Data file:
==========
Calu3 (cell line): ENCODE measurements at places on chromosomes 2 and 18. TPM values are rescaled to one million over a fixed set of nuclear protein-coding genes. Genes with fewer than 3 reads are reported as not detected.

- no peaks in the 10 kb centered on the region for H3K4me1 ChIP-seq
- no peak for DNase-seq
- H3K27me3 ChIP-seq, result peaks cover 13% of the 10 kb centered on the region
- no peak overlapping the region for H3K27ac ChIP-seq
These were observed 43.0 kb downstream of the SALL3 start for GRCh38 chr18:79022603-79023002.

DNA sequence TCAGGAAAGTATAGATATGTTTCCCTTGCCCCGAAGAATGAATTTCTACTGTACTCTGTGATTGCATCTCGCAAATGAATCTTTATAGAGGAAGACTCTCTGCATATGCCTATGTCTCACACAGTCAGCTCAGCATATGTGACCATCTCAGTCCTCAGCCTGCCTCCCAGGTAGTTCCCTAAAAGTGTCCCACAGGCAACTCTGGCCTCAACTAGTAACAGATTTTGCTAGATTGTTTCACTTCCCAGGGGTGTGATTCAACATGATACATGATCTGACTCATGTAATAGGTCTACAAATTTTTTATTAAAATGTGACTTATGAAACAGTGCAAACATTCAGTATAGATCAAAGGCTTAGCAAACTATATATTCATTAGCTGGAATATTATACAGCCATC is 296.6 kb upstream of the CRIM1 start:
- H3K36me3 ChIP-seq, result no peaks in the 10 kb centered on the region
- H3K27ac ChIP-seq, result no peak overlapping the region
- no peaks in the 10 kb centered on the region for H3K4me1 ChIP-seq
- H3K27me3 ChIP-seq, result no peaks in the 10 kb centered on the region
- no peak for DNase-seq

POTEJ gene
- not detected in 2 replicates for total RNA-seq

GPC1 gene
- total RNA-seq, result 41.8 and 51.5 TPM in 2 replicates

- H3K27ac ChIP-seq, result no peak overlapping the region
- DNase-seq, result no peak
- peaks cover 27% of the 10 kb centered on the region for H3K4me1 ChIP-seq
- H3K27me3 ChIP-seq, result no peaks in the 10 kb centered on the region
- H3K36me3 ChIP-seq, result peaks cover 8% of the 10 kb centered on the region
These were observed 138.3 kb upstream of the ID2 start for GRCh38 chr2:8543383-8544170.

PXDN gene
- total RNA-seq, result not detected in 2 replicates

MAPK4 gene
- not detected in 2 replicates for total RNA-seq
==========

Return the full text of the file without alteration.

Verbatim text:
Calu3 (cell line): ENCODE measurements at places on chromosomes 2 and 18. TPM values are rescaled to one million over a fixed set of nuclear protein-coding genes. Genes with fewer than 3 reads are reported as not detected.

- no peaks in the 10 kb centered on the region for H3K4me1 ChIP-seq
- no peak for DNase-seq
- H3K27me3 ChIP-seq, result peaks cover 13% of the 10 kb centered on the region
- no peak overlapping the region for H3K27ac ChIP-seq
These were observed 43.0 kb downstream of the SALL3 start for GRCh38 chr18:79022603-79023002.

DNA sequence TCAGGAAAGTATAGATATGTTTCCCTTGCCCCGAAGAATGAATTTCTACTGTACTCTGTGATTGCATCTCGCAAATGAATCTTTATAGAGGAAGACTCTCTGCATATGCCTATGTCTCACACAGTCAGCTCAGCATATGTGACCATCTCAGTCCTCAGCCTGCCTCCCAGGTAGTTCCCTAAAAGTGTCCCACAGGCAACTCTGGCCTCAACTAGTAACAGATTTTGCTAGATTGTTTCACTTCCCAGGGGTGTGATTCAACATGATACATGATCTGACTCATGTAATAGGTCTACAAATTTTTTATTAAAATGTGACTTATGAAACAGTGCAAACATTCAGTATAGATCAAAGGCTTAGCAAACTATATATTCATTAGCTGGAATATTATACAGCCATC is 296.6 kb upstream of the CRIM1 start:
- H3K36me3 ChIP-seq, result no peaks in the 10 kb centered on the region
- H3K27ac ChIP-seq, result no peak overlapping the region
- no peaks in the 10 kb centered on the region for H3K4me1 ChIP-seq
- H3K27me3 ChIP-seq, result no peaks in the 10 kb centered on the region
- no peak for DNase-seq

POTEJ gene
- not detected in 2 replicates for total RNA-seq

GPC1 gene
- total RNA-seq, result 41.8 and 51.5 TPM in 2 replicates

- H3K27ac ChIP-seq, result no peak overlapping the region
- DNase-seq, result no peak
- peaks cover 27% of the 10 kb centered on the region for H3K4me1 ChIP-seq
- H3K27me3 ChIP-seq, result no peaks in the 10 kb centered on the region
- H3K36me3 ChIP-seq, result peaks cover 8% of the 10 kb centered on the region
These were observed 138.3 kb upstream of the ID2 start for GRCh38 chr2:8543383-8544170.

PXDN gene
- total RNA-seq, result not detected in 2 replicates

MAPK4 gene
- not detected in 2 replicates for total RNA-seq